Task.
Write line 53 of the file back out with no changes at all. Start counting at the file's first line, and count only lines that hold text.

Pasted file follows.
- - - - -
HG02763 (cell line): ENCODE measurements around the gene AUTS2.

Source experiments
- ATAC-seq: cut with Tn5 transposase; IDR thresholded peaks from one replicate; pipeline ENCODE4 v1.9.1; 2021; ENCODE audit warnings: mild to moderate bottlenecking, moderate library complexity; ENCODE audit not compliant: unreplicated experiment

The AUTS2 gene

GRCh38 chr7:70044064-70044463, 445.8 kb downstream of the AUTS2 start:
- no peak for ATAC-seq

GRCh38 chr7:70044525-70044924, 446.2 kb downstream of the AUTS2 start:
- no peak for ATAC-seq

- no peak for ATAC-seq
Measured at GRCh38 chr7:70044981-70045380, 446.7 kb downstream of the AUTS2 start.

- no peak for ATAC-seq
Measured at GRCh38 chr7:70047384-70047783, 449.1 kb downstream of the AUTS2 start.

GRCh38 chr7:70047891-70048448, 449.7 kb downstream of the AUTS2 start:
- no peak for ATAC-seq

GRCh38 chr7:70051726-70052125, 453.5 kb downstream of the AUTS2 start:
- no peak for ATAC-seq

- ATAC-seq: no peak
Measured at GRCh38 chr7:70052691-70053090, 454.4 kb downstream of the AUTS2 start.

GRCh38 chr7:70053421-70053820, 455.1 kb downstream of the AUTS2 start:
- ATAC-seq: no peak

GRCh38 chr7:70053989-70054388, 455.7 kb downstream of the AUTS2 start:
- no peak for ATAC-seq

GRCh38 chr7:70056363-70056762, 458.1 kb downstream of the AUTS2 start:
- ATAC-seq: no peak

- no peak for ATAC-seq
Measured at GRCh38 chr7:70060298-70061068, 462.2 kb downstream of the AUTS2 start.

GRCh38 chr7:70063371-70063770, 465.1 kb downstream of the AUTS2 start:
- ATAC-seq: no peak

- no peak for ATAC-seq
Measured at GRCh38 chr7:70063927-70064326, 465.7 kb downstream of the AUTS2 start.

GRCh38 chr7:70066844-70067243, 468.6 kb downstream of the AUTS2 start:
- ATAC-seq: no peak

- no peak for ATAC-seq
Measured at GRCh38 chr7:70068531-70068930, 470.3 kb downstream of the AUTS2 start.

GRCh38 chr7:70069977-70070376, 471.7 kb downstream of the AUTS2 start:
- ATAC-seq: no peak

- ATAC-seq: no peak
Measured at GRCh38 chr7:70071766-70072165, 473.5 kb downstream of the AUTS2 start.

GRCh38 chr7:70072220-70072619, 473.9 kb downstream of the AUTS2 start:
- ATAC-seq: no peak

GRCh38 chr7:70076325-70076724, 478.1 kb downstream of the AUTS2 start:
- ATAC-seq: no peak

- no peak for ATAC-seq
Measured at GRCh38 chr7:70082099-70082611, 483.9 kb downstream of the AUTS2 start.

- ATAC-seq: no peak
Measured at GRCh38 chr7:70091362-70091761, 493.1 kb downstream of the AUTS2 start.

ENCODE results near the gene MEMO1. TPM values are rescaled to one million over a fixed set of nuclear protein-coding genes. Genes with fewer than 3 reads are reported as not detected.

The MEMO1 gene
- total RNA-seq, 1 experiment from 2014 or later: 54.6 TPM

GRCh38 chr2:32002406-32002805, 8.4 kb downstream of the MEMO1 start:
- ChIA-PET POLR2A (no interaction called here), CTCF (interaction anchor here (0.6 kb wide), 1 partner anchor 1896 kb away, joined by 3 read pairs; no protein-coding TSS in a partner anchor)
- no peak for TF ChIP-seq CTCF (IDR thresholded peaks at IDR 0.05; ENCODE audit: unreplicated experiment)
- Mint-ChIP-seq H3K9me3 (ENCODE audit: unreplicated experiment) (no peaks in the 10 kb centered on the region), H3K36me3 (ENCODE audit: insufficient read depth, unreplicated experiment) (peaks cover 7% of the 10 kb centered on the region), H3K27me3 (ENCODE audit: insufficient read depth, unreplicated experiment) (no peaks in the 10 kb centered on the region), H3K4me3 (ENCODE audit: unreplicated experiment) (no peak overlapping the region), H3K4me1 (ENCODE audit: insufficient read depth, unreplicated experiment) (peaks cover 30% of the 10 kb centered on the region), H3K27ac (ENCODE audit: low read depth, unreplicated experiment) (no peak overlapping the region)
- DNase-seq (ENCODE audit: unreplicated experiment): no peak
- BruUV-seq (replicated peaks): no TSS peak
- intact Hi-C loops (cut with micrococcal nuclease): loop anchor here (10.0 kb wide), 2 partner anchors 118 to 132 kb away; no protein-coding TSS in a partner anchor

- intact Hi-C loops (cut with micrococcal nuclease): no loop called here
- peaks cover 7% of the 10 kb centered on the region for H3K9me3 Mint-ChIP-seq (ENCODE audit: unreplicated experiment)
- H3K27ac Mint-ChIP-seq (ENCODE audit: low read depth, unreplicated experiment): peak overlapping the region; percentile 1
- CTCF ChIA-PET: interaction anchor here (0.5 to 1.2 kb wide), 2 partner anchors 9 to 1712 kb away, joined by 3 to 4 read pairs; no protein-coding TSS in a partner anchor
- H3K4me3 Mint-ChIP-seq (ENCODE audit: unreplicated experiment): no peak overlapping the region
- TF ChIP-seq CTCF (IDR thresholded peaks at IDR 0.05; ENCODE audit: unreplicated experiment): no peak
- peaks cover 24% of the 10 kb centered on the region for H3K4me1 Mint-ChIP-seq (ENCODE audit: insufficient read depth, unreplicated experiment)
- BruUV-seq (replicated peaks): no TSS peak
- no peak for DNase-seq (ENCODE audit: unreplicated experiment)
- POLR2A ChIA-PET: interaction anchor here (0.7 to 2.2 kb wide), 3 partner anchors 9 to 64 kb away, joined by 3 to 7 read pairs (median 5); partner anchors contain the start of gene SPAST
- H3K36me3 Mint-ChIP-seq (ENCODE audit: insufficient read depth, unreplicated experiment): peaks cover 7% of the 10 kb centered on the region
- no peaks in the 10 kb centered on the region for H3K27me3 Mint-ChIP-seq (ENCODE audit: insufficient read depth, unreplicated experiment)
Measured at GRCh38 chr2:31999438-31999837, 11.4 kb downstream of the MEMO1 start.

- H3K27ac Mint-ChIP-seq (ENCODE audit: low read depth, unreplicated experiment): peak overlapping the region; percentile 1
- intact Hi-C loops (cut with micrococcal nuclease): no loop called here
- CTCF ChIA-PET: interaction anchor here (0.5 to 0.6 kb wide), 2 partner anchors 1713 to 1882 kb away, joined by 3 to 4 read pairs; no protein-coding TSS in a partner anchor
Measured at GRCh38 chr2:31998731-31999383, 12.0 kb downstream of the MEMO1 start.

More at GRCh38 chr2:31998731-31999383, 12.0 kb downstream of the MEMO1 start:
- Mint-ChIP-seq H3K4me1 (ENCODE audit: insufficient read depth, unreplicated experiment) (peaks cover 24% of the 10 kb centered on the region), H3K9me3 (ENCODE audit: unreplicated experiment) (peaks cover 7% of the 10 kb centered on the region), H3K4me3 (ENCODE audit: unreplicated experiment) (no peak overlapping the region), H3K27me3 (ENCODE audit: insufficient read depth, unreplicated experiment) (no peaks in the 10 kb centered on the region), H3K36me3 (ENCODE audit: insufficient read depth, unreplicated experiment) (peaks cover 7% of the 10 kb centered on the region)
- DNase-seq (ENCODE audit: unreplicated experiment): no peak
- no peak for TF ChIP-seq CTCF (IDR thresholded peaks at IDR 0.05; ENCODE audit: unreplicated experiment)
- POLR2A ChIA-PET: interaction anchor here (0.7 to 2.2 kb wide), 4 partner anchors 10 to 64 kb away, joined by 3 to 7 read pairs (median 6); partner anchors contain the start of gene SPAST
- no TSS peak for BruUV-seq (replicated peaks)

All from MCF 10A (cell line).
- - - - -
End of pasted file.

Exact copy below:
- Mint-ChIP-seq H3K9me3 (ENCODE audit: unreplicated experiment) (no peaks in the 10 kb centered on the region), H3K36me3 (ENCODE audit: insufficient read depth, unreplicated experiment) (peaks cover 7% of the 10 kb centered on the region), H3K27me3 (ENCODE audit: insufficient read depth, unreplicated experiment) (no peaks in the 10 kb centered on the region), H3K4me3 (ENCODE audit: unreplicated experiment) (no peak overlapping the region), H3K4me1 (ENCODE audit: insufficient read depth, unreplicated experiment) (peaks cover 30% of the 10 kb centered on the region), H3K27ac (ENCODE audit: low read depth, unreplicated experiment) (no peak overlapping the region)